From the beginning, the location of Washington, D.C.’s planned WWI Memorial has been a source of contention, but it looks like the location has now been reconsidered. WWI Memorial Foundation President David Dejonge tells Curbed DC that the WWI Centennial Commission has voted to change their plans from locating the planned memorial at Pershing Park to instead the National Mall, either in or near the Constitution Gardens.
Pershing Park will instead be an “extreme fallback” if the National Mall location is not approved. [UPDATE: While Dejonge said that Pershing Park was abandoned, Colonel Tom Moe of the WWI Centennial Commission disputes this, saying that that is not true. In a message to Dejonge, Moe said, “We are fighting for the Mall, but the Commission has not abandoned Pershing Park either.”]
According to Dejonge, not everyone in the Commission is for changing the location. Edmund Fountain, the co-founder of the WWI Memorial Foundation, hopes to keep it at Pershing Park.
Dejonge could not confirm if the design of the memorial will change or if the same architect will be used for the National Mall location.
He said, “I feel for Joseph Weishaar, the architect, enormously because this was supposed to be a significant mark in his career. He didn’t know, going into this, that the park would be protected.”
The design of the WWI Memorial was chosen in January 2016 out of 360 entries. Chicago-based architect Joseph Weishaar and New York-based sculptor Sabin Howard were deemed the winners with their design, titled "The Weight of Sacrifice." Plans involved replacing the existing kiosk for a flagpole and adding a path across a pool for visitors to access a proposed 65-foot-long commemorative wall.
(Here are the five finalist designs that were announced in August 2015. Each finalist received a $25,000 honorarium.)
Pershing Park was designed in May 1981 by award-winning landscape architect M. Paul Friedberg, whose previous projects include New York’s Battery Park City and Minneapolis’ Peavey Plaza. It is also the only Friedberg project with a planting plan by D.C.-based landscape architects Wolfgang Oehme and James van Sweden. The 1.8-acre site is bounded by Pennsylvania Avenues on the north and south, 14th Street NW on the east, and 15th Street NW on the west.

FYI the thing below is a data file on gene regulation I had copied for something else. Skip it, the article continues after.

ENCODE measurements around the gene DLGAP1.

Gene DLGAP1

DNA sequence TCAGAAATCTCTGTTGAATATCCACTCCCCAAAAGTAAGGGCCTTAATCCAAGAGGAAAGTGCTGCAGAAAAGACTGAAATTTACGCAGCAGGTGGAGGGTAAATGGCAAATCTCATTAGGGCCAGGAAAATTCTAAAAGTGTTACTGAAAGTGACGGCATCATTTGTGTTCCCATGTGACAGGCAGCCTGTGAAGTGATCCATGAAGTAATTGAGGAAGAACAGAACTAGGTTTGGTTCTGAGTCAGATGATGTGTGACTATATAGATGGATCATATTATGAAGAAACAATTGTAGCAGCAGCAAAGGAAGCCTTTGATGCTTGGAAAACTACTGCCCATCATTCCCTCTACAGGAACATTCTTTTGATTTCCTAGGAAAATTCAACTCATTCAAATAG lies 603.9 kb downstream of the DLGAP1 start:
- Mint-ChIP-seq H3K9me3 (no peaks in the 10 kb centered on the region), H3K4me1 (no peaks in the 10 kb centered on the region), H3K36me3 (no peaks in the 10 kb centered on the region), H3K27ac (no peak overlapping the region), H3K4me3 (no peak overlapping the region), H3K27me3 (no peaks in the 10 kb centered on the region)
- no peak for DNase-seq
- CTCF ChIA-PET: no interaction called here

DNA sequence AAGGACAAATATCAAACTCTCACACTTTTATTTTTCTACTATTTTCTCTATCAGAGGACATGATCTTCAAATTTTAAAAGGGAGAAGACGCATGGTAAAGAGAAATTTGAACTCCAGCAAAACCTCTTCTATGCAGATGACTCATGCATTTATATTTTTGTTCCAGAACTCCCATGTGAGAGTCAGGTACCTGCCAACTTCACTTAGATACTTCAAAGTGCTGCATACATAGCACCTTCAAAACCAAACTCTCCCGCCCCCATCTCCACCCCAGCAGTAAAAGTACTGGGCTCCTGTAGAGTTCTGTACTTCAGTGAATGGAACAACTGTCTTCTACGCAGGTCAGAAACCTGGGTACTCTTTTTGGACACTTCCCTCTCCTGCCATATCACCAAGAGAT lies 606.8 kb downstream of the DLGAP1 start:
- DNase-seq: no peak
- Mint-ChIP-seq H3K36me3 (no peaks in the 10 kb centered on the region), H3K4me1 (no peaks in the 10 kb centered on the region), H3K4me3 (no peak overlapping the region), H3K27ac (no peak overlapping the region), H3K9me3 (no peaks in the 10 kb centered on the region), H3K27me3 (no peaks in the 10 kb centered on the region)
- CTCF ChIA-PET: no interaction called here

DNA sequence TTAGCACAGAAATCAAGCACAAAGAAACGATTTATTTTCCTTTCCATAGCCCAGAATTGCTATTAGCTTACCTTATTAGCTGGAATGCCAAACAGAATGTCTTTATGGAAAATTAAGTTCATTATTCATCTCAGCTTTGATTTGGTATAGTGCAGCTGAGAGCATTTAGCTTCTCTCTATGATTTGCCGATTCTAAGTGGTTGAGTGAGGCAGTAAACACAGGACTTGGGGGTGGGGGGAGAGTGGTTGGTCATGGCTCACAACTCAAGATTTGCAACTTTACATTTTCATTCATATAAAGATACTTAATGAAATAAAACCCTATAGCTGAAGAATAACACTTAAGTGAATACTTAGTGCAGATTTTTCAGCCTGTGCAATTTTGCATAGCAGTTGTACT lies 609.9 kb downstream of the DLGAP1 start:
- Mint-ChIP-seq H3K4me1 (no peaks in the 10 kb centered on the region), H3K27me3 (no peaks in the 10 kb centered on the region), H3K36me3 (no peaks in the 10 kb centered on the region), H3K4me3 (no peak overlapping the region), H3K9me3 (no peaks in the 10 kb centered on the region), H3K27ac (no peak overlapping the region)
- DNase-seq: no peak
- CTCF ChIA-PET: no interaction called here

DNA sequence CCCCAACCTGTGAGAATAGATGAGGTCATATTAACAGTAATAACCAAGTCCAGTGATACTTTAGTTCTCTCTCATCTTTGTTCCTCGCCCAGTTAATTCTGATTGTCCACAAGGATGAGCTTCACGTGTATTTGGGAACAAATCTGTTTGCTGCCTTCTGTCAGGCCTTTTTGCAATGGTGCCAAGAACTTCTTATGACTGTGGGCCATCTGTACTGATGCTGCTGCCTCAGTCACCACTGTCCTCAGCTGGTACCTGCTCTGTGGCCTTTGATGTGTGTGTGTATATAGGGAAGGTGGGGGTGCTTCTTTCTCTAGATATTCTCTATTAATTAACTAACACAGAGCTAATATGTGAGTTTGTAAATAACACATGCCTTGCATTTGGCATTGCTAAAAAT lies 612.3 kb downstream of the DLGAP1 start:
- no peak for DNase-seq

In June 2017, The Cultural Landscape Foundation (TCLF) pushed against the plans to redevelop Pershing Park. TCLF President and CEO Charles Birnbaum submitted a letter to National Park Service Chief of Resource Management Catherine Dewey, writing that the memorial would have “adverse effects” on the park’s spatial organization and water features. In his letter, Birnbaum wrote:
“In addition to the loss of some 40 percent of the pool surface, the removal of the existing fountain is more than a physical loss; it impacts the integrity of Friedberg’s design, especially the ‘feeling’ that it conveys. The fountain in Friedberg’s Pershing Park was not only aesthetically pleasing and commanding, it was designed to mitigate noise (From the surrounding vehicular traffic); have a cooling effect (from the mixing of air and water resulting during evaporation); and serve as a place of respite in the center of the city, offering opportunities for recollection, contemplation and remembrance, or, as Friedberg noted, ‘where the topography and the viewer came to rest.’”
In March 2017, the U.S. Commission of Fine Arts also asked the WWI Commission for a “smaller intervention,” more specifically a design that wouldn’t “overwhelm the existing park design.”
Originally, the hope was to complete the WWI Memorial by November 2018, in time for the 100th anniversary of Armistice Day. To speed up the process to get the memorial approved for the National Mall, Dejonge says that the Commission hopes to utilize the Antiquities Act of 1906, which allows U.S. Presidents to create national monuments on federal lands.
On November 9, there are still plans for a ceremonial groundbreaking at Pershing Park, despite the Commission not having final design approval, building permits, or the desire to construct a memorial on that location anymore.
In an interview with Curbed DC, Dejonge said, “This has been a bizarre journey.”